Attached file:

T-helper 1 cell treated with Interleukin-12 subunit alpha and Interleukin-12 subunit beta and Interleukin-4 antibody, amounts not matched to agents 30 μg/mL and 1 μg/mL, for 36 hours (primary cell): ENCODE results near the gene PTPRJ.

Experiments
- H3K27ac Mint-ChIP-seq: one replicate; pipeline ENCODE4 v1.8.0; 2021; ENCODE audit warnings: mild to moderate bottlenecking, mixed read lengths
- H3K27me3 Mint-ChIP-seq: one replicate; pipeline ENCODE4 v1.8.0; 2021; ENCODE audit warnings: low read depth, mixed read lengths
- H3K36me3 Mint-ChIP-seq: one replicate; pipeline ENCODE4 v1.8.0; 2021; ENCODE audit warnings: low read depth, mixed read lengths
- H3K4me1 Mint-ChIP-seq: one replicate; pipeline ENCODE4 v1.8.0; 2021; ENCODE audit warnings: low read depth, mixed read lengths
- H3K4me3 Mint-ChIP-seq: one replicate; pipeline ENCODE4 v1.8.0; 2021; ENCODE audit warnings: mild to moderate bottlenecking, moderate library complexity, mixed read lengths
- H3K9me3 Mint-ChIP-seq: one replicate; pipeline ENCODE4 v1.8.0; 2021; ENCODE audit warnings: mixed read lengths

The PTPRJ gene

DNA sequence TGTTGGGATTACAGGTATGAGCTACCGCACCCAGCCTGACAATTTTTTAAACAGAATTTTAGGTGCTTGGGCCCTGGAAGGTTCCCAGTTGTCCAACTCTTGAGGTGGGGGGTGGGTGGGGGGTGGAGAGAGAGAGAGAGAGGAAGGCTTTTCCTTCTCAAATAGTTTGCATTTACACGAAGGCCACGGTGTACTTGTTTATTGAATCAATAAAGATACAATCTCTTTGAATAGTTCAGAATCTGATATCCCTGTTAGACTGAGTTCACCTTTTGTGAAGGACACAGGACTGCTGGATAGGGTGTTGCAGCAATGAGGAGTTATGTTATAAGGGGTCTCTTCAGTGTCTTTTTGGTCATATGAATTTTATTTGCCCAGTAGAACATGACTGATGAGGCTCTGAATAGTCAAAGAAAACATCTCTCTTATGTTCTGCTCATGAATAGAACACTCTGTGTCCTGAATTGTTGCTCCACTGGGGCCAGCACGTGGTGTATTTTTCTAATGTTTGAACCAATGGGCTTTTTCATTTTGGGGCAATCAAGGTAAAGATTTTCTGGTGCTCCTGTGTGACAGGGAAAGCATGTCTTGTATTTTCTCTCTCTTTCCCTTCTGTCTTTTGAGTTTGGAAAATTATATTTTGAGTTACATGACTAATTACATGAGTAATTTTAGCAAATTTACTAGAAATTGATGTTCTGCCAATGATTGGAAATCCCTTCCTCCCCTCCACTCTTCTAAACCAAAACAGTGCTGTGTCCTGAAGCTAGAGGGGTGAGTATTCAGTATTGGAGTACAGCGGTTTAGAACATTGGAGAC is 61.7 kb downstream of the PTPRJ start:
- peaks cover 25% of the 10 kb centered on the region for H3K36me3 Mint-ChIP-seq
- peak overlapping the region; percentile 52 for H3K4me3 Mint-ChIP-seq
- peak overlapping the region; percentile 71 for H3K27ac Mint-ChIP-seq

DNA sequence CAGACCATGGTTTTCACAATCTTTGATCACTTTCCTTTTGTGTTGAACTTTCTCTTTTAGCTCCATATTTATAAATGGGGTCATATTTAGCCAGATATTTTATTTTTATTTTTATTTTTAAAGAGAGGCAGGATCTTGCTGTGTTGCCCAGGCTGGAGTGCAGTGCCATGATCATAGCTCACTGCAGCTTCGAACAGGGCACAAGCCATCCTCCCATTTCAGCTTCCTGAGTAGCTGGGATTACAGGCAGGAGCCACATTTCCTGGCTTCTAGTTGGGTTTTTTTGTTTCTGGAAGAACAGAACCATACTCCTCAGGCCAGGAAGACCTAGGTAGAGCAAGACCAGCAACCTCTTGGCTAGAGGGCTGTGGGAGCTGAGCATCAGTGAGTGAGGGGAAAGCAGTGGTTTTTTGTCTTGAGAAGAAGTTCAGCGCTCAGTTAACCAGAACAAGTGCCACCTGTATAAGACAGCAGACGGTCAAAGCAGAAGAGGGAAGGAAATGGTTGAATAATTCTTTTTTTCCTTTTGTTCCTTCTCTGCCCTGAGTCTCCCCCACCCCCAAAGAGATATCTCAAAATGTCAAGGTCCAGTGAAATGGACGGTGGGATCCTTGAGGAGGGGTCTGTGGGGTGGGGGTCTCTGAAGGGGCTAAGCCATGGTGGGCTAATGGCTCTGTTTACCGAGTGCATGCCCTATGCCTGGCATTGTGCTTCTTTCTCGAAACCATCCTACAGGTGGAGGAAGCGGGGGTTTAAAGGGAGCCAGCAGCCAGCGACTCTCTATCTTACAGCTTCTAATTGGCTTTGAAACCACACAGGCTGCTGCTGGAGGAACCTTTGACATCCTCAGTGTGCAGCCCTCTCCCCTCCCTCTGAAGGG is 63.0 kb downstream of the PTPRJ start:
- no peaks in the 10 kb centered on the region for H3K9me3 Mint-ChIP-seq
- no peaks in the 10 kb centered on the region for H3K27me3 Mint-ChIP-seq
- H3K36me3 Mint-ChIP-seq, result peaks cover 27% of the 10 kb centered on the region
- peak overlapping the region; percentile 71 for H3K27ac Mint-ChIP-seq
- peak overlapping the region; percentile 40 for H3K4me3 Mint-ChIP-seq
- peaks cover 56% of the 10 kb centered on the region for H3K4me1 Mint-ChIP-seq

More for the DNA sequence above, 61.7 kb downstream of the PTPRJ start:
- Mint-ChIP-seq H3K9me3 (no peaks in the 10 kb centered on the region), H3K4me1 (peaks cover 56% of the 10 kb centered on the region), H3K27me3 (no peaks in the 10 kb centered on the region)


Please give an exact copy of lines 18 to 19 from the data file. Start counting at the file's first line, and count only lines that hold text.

- peak overlapping the region; percentile 71 for H3K27ac Mint-ChIP-seq
- peak overlapping the region; percentile 40 for H3K4me3 Mint-ChIP-seq